In Infederation Ltd v Google Inc [2013] EWHC 2295 (Ch), Google sought a stay to proceedings brought by Infederation that alleged that Google had abused its dominant position, on the basis that Google had also offered commitments in response to European Commission preliminary findings that certain of Google’s business practices might be considered abusive and it would be disproportionate to embark on standard disclosure in this case as the Commission was expected to clarify its position ‘in the very near future’.

In refusing both applications, and ordering limited, targeted, disclosure, Roth J summarised the principles that would govern a court’s approach to considering how far it was appropriate to allow an action to progress when there were EU proceedings concerning the same issues ongoing. These principles were:

  • there was no objection as a matter of EU law for the national proceedings to continue to a point short of an actual decision or judgment;
  • it was in the discretion of the court to determine what steps short of trial should be taken;
  • that discretion was to be exercised having regard to the overriding objective and the requirement to avoid a decision that was counter to that of the Commission or the EU courts;
  • it would normally be appropriate to require the defendants to plead a defence; and
  • whether further steps should be taken depended on all the circumstances, including, among other things, whether the proceedings were a follow-on action subsequent to a Commission decision or an action brought in parallel to a Commission investigation.

In proceedings in the CAT, the tribunal has case management powers that allow it to stay proceedings where appropriate (CAT Rule 51(2)(k)) for section 47A of CA 1998 claims see also Rule 85(1)(k) for collective proceedings under section 47B of CA 1998. In addition, section 58A of CA 1998 (as amended by CRA 2015) states that in respect of claims brought on the basis of an infringement decision of the Commission or the CMA (follow-on claims), the CAT will be bound by that decision once it has become ‘final’ (ie, all avenues of appeal have been exhausted or the time for bringing such appeals has expired). Under the old rules, follow-on claims could not be brought until a decision became final unless the CAT granted permission. There were a number of important cases on this issue that may still be relevant to the CAT’s consideration of whether to stay a follow-on claim or part of such a claim in circumstances where a decision has not yet become ‘final’. The outcome of the Court of Appeal’s judgment in BCL Old Co Ltd v BASF SE [2009] EWCA Civ 434 was that permission to bring a follow-on claim is limited to circumstances where the substance of the infringement finding is being contested and is not required where an appeal relates only to the fine. In Emerson I, the claimant sought to bring a follow-on action in the CAT against Morgan Crucible, the leniency applicant in the Commission’s infringement case. Other addressees of the decision were appealing the decision, but Morgan Crucible, as the leniency applicant, was not. The CAT held that permission was required to commence proceedings where the underlying infringement decision was being appealed by any of the addressees (Emerson Electric Co v Morgan Crucible [2007] CAT 28). However, in Emerson II, the CAT granted permission for the action to be brought against Morgan Crucible, although it indicated that proceedings may be stayed prior to the case coming to trial, and proceedings were in any event stayed against Morgan Crucible by agreement (Emerson Electric v Morgan Crucible [2007] CAT 30). In Emerson III, the claimants went back to the CAT to ask for permission to bring proceedings against the other parties to the Commission’s infringement decision who were appealing to the European courts, but permission was refused (Emerson v Morgan Crucible [2008] CAT 8).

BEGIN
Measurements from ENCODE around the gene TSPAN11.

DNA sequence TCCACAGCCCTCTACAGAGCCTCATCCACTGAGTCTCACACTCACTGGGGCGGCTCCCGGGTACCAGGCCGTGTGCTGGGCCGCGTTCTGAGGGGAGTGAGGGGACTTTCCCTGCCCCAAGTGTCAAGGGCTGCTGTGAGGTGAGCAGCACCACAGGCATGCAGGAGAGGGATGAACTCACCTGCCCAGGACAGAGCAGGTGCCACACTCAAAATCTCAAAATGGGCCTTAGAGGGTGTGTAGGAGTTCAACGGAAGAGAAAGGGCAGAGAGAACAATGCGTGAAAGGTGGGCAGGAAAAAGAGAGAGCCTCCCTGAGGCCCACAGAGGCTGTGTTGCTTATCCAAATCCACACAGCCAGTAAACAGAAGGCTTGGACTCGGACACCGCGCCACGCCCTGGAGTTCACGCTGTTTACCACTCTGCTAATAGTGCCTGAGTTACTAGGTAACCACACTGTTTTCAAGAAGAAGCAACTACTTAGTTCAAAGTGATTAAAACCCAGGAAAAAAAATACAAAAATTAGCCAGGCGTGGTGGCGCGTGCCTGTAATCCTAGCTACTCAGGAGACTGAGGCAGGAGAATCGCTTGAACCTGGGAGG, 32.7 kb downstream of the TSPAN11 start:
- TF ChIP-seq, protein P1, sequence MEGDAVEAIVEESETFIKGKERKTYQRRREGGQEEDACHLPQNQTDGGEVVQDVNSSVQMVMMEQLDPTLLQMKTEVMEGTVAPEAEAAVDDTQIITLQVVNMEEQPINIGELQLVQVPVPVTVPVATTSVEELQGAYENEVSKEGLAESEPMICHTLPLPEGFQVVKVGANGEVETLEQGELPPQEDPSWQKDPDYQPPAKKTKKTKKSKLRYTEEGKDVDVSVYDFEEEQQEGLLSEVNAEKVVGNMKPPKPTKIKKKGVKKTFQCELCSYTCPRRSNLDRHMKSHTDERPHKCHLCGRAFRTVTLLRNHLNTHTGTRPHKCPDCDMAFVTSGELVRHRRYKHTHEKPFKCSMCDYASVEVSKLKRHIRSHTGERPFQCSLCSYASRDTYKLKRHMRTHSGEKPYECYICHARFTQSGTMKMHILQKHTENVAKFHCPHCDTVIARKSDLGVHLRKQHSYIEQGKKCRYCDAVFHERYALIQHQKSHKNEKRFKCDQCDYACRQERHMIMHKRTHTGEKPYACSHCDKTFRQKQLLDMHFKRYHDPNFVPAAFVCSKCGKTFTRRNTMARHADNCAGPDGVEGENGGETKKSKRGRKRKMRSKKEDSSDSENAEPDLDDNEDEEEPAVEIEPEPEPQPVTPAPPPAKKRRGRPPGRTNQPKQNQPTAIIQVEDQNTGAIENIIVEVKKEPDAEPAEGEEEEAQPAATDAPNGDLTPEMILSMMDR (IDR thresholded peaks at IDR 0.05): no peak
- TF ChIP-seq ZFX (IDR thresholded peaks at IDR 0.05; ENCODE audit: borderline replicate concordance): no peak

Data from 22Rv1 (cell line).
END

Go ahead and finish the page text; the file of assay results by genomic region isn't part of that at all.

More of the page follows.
Standard of proof

What is the applicable standard of proof for claimants? Is passing on a matter for the claimant or defendant to prove? What is the applicable standard of proof?

The burden of proof in private antitrust litigation falls on the claimant to establish that there has been an infringement, loss and causation. In relation to the infringement aspect, a decision of the CMA or European Commission will be binding on the court, provided that it is final (ie, no appeal has been lodged against the decision and the time limit for appealing has expired; or all avenues of appeal have been exhausted). It therefore falls to the claimant to prove causation and loss in a follow-on damages claim, and to prove the entire infringement as well as causation and loss in the case of a stand-alone claim.

For claims begun on or after 9 March 2017, paragraph 35, Schedule 8A of CA 1998 provides that a final decision of a member state competition authority or a review court that there has been an infringement of competition law is prima facie evidence of an infringement.

The standard of proof in competition litigation cases, as for all civil claims, is the ‘balance of probabilities’ (ie, more likely than not). The High Court in Attheraces v British Horseracing Board [2005] EWHC 3015 (Ch) held that while the standard of proof is the civil standard of balance of probabilities, the seriousness of an infringement of the competition rules required the proof of evidence to be ‘commensurately cogent and convincing’. This is sometimes referred to as a ‘heightened civil standard’.